It is important not to let your newly planted citrus tree bear much fruit until they has become established. Early bearing can stunt and set the tree back from developing good size and structure. It can also weaken the tree, setting it up for insect or disease issues. It is best to pull all of the fruit off the tree the first year and thin the fruit for years 2 and 3 to help the tree be come well established. Citrus tree are prone to Alternate Bearing as they age. This in a syndrome that results from allowing the trees to carry too heavy of a fruit load. The weaken tree responses by bearing a very light crop the following year . On years that the tree bear excessively, thin or cut the heavy clusters to just 2 or 3 fruit. Do this when the fruit are about walnut size. You trees will live longer and remain healthy if you learn how to thin their fruit loads.

LEARN HOW TO CONTROL INSECTS AND DISEASE ON YOUR CITRUS TREES (Open Me)

Citrus have few disease or insect problems. The major insect pests in North Florida are citrus leaf miners and leaf and bark scales. For leaf miners, use an organic spray containing Spinosad. For scale use a combination of Neem Oil and a summer-weight Dormant Oil in mid summer as both a treatment and a routine preventative for these pests. Read and follow label directions.

Always remember that good disease resistance begins with the health of the plant. Plants stressed from lack of water, not enough sun or being under fed are more susceptible to disease and insects.  Maintaining good sanitation practices in the orchard is most important. The removal of diseased and dead wood, and picking up fallen or rotting fruit off the trees as it occurs, will go a long way in keeping disease and insects at a minimum. Spray at first sign of an issue, rather than waiting until the problem is out of hand will go a long way to keeping your plants healthy and fruiting properly.

LEARN HOW TO PROTECT YOUR CITRUS TREES FROM COLD WEATHER (Open Me)

FROST PROTECTION

 Citrus grown in areas subject to frost may require winter protection. In general, young trees are more susceptible to frost damage than adult trees. Trees that have not fully entered dormancy are more likely to be injured and fully dormant trees. During the first few years, young trees need frost protection, but many varieties can be left unattended once they are 4-5 years old. We recommend all citrus be protected during the first 2 years in the ground when the temperature falls to 27 degrees and lower.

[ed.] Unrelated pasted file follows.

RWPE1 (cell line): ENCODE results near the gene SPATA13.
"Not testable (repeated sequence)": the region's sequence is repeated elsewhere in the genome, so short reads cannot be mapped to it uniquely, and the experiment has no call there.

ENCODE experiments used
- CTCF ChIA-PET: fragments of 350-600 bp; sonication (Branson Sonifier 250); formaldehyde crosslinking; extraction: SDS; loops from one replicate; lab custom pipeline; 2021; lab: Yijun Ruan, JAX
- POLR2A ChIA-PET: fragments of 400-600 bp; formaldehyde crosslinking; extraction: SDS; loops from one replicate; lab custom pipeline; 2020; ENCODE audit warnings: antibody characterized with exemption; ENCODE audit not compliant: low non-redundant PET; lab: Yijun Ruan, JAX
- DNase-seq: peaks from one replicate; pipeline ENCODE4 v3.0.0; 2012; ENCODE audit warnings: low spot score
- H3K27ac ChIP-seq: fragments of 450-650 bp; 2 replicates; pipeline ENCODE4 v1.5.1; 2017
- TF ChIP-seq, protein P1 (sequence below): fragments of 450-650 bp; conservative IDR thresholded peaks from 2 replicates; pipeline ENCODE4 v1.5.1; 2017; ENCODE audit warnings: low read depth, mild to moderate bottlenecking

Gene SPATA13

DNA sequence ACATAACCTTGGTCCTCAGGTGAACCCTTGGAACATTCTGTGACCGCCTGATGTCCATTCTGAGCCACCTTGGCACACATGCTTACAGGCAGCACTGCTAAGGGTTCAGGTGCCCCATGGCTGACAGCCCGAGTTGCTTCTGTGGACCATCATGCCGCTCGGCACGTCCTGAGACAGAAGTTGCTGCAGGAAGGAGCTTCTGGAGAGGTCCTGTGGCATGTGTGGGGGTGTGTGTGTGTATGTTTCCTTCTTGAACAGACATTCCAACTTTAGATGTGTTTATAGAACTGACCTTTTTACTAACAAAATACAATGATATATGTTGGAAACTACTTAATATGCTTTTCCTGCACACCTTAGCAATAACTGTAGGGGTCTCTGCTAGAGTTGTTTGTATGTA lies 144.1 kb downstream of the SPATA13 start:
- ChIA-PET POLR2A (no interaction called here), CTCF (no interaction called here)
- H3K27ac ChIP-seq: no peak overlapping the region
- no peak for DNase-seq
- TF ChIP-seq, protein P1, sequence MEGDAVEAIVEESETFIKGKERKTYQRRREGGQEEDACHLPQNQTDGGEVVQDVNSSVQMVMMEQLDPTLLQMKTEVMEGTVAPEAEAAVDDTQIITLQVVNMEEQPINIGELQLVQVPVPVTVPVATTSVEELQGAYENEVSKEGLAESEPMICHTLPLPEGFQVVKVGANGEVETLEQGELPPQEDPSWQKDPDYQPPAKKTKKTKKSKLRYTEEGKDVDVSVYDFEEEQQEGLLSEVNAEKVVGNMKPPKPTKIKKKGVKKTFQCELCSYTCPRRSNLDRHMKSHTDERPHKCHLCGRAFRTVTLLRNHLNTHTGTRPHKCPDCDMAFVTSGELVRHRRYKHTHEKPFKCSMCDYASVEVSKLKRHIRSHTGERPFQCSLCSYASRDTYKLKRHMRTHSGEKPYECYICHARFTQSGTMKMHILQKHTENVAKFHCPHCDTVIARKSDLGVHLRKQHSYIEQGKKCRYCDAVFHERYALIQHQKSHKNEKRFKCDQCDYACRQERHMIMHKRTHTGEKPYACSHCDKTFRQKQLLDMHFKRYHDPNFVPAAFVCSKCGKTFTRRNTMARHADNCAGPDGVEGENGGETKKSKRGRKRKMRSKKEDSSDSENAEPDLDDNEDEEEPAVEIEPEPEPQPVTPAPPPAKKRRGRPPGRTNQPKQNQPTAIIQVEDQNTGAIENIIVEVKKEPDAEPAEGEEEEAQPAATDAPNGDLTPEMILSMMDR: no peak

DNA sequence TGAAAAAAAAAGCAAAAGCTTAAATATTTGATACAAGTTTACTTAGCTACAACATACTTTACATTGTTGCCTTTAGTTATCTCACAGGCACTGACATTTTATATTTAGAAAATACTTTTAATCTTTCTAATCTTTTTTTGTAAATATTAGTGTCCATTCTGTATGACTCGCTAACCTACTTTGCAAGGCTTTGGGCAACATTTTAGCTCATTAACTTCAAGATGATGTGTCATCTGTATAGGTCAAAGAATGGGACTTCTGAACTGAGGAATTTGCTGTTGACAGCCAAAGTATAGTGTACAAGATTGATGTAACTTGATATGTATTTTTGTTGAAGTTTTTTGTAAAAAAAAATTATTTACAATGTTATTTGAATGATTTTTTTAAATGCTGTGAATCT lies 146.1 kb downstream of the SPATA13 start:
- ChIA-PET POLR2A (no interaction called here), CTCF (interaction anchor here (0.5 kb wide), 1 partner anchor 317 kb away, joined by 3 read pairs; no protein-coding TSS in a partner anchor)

Just Fruits and Exotics Citrus Freeze Protection 1At Just Fruits and Exotics, we have developed a simple system to protect our citrus. In fall, as the chance of frosts increases, we place supports or wire around each tree. We have covers ready next to the trees for frosty nights. We use a two-layer system of burlap, sheets or woven ground cloth covered by plastic sheeting. Mulch is removed from inside the wire ring to increase heat absorption during the day and the edges of the covers buried to retain warm air.

After we set up the rings, it only requires a few minutes to cover the plants when cold temperatures are expected. We use office staplers to seal the covers. Tree MUST be uncovered or vented during the day to prevent overheating.

Do not despair if your tree is damaged by frost. As long as the plant does not freeze to below the graft, the tree will regrow. Most trees will lose some, or all, of their leaves and/or fruit crop, but chances are they will re-sprout quickly and set fruit the following year.

Just Fruits and Exotics Citrus Freeze Protection 13STRETCH YOUR CITRUS SEASON All citrus fruit are easily damaged when temperatures reach 27F. On mature trees, many growers in marginal areas are forced to harvest their fruit before the first freeze in early winter.  Here at Just Fruits and Exotics we have developed a system that allows us to protect the mature trees and continue to fruit harvest into the winter. We have also found this technique to be useful for growing late fruiting varieties, like Valencia and Blood Oranges and some Grapefruit that ripen in the January to June window. This system allows us a much longer citrus harvest, with fresh citrus fruit from October to June in our Northern Florida area. Be sure to read your “Frost and Freeze Protection Care Guide” to get the full story.